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Top Stories This Week in the Chronicle.
February 11, 2005

Bush attacks gay marriage in his State of the Union

Washington, D.C.--President Bush restated his position in favor of a constitutional amendment banning same-sex marriages in his State of the Union speech on
February 2.

Immediately after commenting about values Americans needed to pass on to their children and grandchildren in order to maintain a free society, Bush said, �So many in of my generation, after a long journey, have come home to family and faith, and are determined to bring up responsible moral children. Government is not the source of these values, but government should never undermine them.�

�Because marriage is a sacred institution and the foundation of society, it should not be redefined by activist judges,� said Bush. �For the good of families, children, and society, I support a constitutional amendment to protect the institution of marriage.�

The statement matches most of the president�s remarks on the subject during the 2004 election, but conflicts with what he told the Washington Post during a January 16 interview.

Bush told the Post that he would not press the Senate for passage of the amendment.

That statement drew the ire of the religious right, who had used the issue to get Bush voters to the polls and now want him to return the favor.

Those groups warned the Republican Party that if they wanted support in 2006, they needed to push hard for the amendment�s passage.

The Federal Marriage Amendment failed to get a simple majority in the Senate last July, and did not get the required two-thirds of a House vote in September.

Now renamed the Marriage Protection Amendment, it was reintroduced January 24 by Sen. Wayne Allard, R-Colorado. Rep. Marilyn Musgrave of Colorado, who sponsored the measure last year, says she plans to reintroduce it in the House.

Anti-gay Sen. Rick Santorum of Pennsylvania, the third highest Republican in the Senate, told Fox News on February 6, �I can tell you, I�m not going to break faith with social conservatives, and I know the president won�t either.�

The president made a second, more veiled reference to same-sex marriage and the future of lesbian, gay, bisexual and transgender equality while also talking about faith and a �culture of life,� which is a conservative Christian code phrase for anti-choice and anti-embryo research.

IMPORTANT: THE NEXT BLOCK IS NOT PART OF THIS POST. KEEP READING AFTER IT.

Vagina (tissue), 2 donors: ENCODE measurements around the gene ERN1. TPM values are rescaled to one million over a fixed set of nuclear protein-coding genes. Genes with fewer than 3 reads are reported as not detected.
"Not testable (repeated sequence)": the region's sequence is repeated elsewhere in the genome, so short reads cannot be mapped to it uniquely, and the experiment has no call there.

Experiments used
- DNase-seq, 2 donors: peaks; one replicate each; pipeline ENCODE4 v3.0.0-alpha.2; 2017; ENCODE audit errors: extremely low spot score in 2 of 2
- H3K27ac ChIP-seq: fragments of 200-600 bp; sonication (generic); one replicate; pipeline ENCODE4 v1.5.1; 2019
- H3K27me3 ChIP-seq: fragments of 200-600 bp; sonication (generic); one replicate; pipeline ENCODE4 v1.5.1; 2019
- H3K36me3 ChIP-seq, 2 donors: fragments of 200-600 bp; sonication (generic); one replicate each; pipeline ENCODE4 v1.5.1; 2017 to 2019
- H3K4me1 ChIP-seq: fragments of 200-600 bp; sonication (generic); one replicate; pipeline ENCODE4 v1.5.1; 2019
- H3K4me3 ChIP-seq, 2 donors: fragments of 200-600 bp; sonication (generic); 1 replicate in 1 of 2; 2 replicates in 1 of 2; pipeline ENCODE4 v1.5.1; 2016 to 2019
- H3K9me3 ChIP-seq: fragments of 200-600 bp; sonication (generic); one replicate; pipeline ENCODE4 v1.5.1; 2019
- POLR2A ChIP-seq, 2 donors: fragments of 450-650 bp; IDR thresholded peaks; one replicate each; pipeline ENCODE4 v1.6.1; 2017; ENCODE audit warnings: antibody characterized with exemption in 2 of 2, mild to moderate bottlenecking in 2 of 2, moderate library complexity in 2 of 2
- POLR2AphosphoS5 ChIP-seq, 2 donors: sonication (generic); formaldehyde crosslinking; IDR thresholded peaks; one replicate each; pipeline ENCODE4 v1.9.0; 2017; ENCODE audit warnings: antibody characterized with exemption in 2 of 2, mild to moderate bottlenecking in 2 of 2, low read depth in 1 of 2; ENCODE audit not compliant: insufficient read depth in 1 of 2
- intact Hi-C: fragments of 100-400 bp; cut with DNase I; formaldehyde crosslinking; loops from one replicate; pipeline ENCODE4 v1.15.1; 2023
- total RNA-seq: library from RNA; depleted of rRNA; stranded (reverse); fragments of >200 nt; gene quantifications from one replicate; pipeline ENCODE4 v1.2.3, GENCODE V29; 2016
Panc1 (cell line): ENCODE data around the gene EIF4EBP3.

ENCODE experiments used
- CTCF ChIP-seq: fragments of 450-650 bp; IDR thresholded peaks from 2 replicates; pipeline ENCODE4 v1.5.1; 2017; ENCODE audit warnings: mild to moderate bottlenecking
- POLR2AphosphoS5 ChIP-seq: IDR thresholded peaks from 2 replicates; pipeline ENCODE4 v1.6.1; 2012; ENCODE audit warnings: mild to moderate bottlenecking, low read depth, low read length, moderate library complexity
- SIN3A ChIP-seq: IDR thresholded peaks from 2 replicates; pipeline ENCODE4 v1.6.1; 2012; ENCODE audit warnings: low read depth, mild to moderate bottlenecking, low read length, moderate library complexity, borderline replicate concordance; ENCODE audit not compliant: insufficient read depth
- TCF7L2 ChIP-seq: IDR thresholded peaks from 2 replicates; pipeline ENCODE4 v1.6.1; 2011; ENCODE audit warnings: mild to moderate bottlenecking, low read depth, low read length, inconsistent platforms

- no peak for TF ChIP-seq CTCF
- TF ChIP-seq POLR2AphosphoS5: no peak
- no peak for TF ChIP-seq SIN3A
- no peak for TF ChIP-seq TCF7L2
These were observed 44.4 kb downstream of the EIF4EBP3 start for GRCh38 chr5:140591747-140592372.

The president�s language was full of references used by anti-gays to rail against LGBT equality.

�Judges have a duty to faithfully interpret the law, not legislate from the bench,� said Bush. �As president, I have a constitutional responsibility to nominate men and women who understand the role of courts in our democracy.�

Human Rights Campaign spokesperson Steven Fisher said Bush �chose the divisive path of supporting the narrow interests of extremist elements of his party over uniting the American people.�

�Bush said that the government should never undermine family values and family responsibilities,� Fisher noted, �but in the very next breath called for passage of a constitutional amendment that undermines LGBT families and denies them the same responsibilities of all others.�

Bush also used the speech, which traditionally serves to influence Congress, to call for reauthorize the Ryan White CARE Act to be reauthorized. The measure provides for care of people with HIV and AIDS. Bush made no recognition or mention of gay men, who comprise nearly two thirds of the U.S. population with AIDS.

�Because HIV/AIDS brings suffering and fear into so many lives, I ask you to reauthorize the Ryan White Act to encourage prevention, and provide care and treatment to the victims of that disease,� Bush said. �And as we update this important law, we must focus our efforts on fellow citizens with the highest rates of new cases, [heterosexual] African American men and women.�

Later that week, Bush introduced his fiscal year 2006 budget which included a $10 million increase in the AIDS Drug Assistance Program which purchases drugs, and �flat-funding� or cuts in every other area.

In the area of HIV prevention, Bush wants to cut $4 million from the Centers for Disease Control which funds scientifically-based programs, and add $38 million for abstinence until marriage programs which do not include information about HIV transmission.

Bush also seeks to cut $14 million from housing programs for people with AIDS and $45 billion from Medicaid over ten years. Medicaid provides health care for 55 percent of adults and 90 percent of children living with AIDS.

 

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